Posts Tagged ‘research’

Steward of the Future: Rodolphe Barrangou

Rodolphe Barrangou

A DNA cutting technology has changed the world of genetic studies, advancing food and agriculture, biotechnology and medical industries. In this short video, Dr. Rodolphe Barrangou discusses the CRISPR technology used in his lab in the Department of Food, Bioprocessing and Nutrition Sciences.

Making a Difference: Food production

The world population is projected to reach 9.5 billion by 2050. Between now and then, we will need to produce more food than we have in the previous 10,000 years. College of Agriculture and Life Sciences faculty members are hard at work examining the critical questions and developing innovative solutions to the grand challenge of feeding the world.

Improving the cassava plant

Linda Hanley-Bowdoin

Cassava is Africa’s number two crop and a major source of calories for 700 million people, but it’s highly susceptible to pathogens such as cassava mosaic disease. With African colleagues and students, Dr. Linda Hanley-Bowdoin of NC State University’s College of Agriculture conducts basic research aimed at gaining a better basic molecular-level understanding of viruses and how they affect cassava.

Steward of the Future: David Tarpy

David Tarpy

“If it weren’t for honeybees and other pollinators, we wouldn’t have about a third of everything that we eat,” explains Dr. David Tarpy, a North Carolina State University entomologist. In this video, he explains his research on the genomics of honeybee queen development and their reproductive potential. It’s research with important implications for the future of food production.

Mapping human disease: ‘Not all pathogens are everywhere’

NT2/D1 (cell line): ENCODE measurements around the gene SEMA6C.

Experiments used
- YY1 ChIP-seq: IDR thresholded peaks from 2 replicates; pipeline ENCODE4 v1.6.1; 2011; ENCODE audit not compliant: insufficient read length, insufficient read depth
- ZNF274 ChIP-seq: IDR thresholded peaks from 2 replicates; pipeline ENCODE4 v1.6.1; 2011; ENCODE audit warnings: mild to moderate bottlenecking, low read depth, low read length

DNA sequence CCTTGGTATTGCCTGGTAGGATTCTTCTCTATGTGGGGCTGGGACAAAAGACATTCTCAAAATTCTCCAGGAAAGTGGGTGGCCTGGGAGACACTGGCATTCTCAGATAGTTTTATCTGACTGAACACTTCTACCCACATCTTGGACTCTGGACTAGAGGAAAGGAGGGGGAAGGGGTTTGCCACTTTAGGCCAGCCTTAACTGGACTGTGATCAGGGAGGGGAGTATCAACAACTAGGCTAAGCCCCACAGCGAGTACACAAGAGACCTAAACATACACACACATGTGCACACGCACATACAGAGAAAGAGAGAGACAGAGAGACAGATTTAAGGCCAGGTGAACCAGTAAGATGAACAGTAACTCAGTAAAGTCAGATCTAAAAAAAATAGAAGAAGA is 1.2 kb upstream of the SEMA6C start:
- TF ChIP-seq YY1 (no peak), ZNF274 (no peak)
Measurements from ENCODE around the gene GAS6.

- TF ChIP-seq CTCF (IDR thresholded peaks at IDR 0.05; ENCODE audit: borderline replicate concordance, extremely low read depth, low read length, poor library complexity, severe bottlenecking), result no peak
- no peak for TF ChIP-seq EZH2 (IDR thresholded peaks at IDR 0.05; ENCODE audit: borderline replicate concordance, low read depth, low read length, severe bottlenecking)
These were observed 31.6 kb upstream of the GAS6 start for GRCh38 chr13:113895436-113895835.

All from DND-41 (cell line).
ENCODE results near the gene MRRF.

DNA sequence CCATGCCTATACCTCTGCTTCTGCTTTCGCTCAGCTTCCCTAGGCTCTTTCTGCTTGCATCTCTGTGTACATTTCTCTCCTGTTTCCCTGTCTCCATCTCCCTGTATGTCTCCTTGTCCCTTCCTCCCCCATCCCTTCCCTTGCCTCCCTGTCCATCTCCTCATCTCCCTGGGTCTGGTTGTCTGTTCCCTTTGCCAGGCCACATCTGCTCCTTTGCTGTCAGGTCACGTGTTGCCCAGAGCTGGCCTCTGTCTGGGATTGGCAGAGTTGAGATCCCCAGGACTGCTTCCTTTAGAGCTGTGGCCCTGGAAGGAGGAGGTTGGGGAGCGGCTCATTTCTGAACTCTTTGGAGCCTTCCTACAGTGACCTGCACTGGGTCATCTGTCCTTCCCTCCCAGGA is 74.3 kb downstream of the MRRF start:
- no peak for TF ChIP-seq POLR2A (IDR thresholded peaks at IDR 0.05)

Maps reflect vectored human diseases (top) and non-vectored human diseases.

Researchers at North Carolina State University have for the first time mapped human disease-causing pathogens, dividing the world into a number of regions where similar diseases occur. The findings show that the world can be separated into seven regions for vectored human diseases – diseases that are spread by pests, like mosquito-borne malaria – and five regions for non-vectored diseases, like cholera.

Two days in the life: Dean Richard Linton’s 2014 state bus tour

CALS Dean Richard Linton (left) and Dr. Todd See, head of the Department of Animal Science, listen to their tour guide at N.C. A&T State University's field lab.

In this second annual bus tour, Linton and his department heads led a two-day exploration of North Carolina’s piedmont region.

Changing nighttime temperatures present new crop production challenge

Rice field

As nighttime temperatures rise faster than daytime temperatures, agricultural production faces a new challenge being explored by NC State University’s Dr. Colleen Doherty. Doherty, an assistant professor of Molecular and Structural Biochemistry, studies how plants perceive and respond to changing temperatures and other stressors that keep them from attaining optimal yields.

NIFA chief delivers wide-sweeping seminar on challenges facing 21st century agriculture

Dr. Sonny Ramaswamy spoke at a agbiotechnology summit before deliving a Cooperative Extension seminar at NC State University.

Calling a booming world population “the mother of all wicked problems,” National Institute of Food and Agriculture Director Sonny Ramaswamy called upon an NC State University audience to press forward in their attempts to deliver on the promise of biophysical and social sciences in ensuring food security for a population expected to reach 9 billion by 2050.

Warmer temps limit parasites’ impact, boost pest populations

Metaphycus wasp

Climate change is expected to disrupt ecosystems by changing insects’ and other organisms’ life cycles in unpredictable ways -– and scientists are getting a preview of these changes in cities. NC State University research shows that some insect pests are thriving in warm, urban environments and developing earlier, limiting the impact of parasitoid wasps that normally help keep those pest populations in check.

CEFS receives $2.5 million in new grants

Cows

Researchers at the Center for Environmental Farming Systems have received three grants totaling more than $2.5 million since July to support research and education at the center’s 2,000-acre research farm in Goldsboro and on farms across the state.

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